Purifying the Oil VI
“A song of ascents, by David. Behold, how good and how pleasant is the dwelling of brothers, moreover, in unity. Like the precious oil upon the head running down upon the beard of Aaron, running down over his garments, so the dew of Hermon descends upon the mountains of Zion, for there God has commanded the blessing. May there be life forever!” (Psalm 133)
Rav Shlomo Kluger calls our attention to the anointment of Aaron to better understand this Psalm: “Moses took the oil of anointment and anointed the Tabernacle and everything within it. He sprinkled from it seven times upon the Altar; he anointed the Altar and all its utensils, and the laver and its base, in order to sanctify them. He poured from the oil of anointment upon Aaron’s head, and he anointed him to sanctify him.” (Leviticus 8:10-12) Moses first poured the oil upon Aaron before he anointed him, in contrast to the process of anointment of the Tabernacle and its vessels. This is to teach us that Moses first poured the oil on Aaron so that the oil could receive sanctity from Aaron. Only after the oil was sanctified by Aaron, could it be used to anoint him.
He goes on to compare this to a Talmudic concept: R. Hama b. Hanina said: What is the meaning of the verse, “Iron sharpens iron?” (Proverbs 27:17)This is to teach you that just as in the case of one [iron] iron sharpens the other so also do two scholars sharpen each others mind by halachah.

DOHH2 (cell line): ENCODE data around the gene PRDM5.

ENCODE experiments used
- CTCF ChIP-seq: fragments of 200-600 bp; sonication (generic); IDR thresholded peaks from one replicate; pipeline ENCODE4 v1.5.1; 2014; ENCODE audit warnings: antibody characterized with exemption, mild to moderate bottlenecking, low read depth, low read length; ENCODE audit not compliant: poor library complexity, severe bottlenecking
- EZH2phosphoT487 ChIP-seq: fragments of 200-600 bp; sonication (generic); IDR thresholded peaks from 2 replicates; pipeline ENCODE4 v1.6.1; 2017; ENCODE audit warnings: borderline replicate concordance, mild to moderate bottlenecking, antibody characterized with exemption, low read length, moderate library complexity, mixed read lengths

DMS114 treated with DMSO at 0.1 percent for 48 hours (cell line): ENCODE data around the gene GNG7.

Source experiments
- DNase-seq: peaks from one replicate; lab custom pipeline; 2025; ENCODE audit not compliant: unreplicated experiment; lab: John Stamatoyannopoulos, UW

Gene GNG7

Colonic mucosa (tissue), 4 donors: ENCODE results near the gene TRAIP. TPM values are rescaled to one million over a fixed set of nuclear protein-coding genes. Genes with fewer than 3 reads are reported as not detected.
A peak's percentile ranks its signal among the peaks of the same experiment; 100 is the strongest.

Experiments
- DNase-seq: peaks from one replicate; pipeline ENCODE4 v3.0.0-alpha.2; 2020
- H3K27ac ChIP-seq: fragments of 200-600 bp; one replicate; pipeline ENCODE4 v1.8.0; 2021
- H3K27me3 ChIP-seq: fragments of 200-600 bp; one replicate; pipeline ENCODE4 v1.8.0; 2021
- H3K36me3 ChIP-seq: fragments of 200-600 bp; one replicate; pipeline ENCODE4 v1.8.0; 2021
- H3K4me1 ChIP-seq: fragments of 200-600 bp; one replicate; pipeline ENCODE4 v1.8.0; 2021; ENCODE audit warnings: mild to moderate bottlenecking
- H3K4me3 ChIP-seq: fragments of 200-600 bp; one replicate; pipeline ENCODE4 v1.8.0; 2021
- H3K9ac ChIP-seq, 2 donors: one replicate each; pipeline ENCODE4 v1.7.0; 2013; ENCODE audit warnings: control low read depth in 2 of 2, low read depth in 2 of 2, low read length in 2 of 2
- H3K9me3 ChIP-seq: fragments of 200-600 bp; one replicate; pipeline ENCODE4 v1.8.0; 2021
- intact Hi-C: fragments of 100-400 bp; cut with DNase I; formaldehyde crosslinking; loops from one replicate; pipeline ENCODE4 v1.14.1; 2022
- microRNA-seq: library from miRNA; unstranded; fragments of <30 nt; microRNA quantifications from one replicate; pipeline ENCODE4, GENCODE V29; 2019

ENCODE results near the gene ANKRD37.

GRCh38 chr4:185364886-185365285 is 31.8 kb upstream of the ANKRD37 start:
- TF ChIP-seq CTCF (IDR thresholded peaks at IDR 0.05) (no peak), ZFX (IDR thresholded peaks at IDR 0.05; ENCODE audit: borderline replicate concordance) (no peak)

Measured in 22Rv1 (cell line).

R. Nachman b. Isaac said: Why are the words of the Torah likened to a tree, as it is said, “It is a tree of life to them that grasp it?” (Proverbs 3:18) This is to teach you. just as a small tree may set on fire a bigger tree so too it is with scholars, the younger sharpen the minds of the older. This will be in agreement with what R. Chanina said: I have learnt much from my teachers, and from my colleagues more than from my teachers, but from my disciples more than from them all. (Ta’anit 7a)
Rav Kluger explains that the Talmud is describing a process in which both parties receive from each other, just as the oil received from Aaron before it gave back to him by anointing him. This is why the Psalm begins with, “How good and how pleasant is the dwelling of brothers, moreover, in unity,” meaning, two people who dwell together, both giving to, and receiving from the other, just as the oil and Aaron gave to, and received from, the other.
The small jar of oil, enough for only one day, found by the Chashmonaim, by burning for eight days was functioning just as the oil poured over Aaron: It gave the Chashmonaim hope, and it was empowered by their determination to act beyond their limitations. The oil and the Chashmonaim both, gave to, and received from, the other.
We can only prepare for Chanukah, and the miracle of the oil, by understanding that this miracle is a give and take; it is not that we sit back and wait for miracles to happen, but that we act expansively to empower the miracles we need.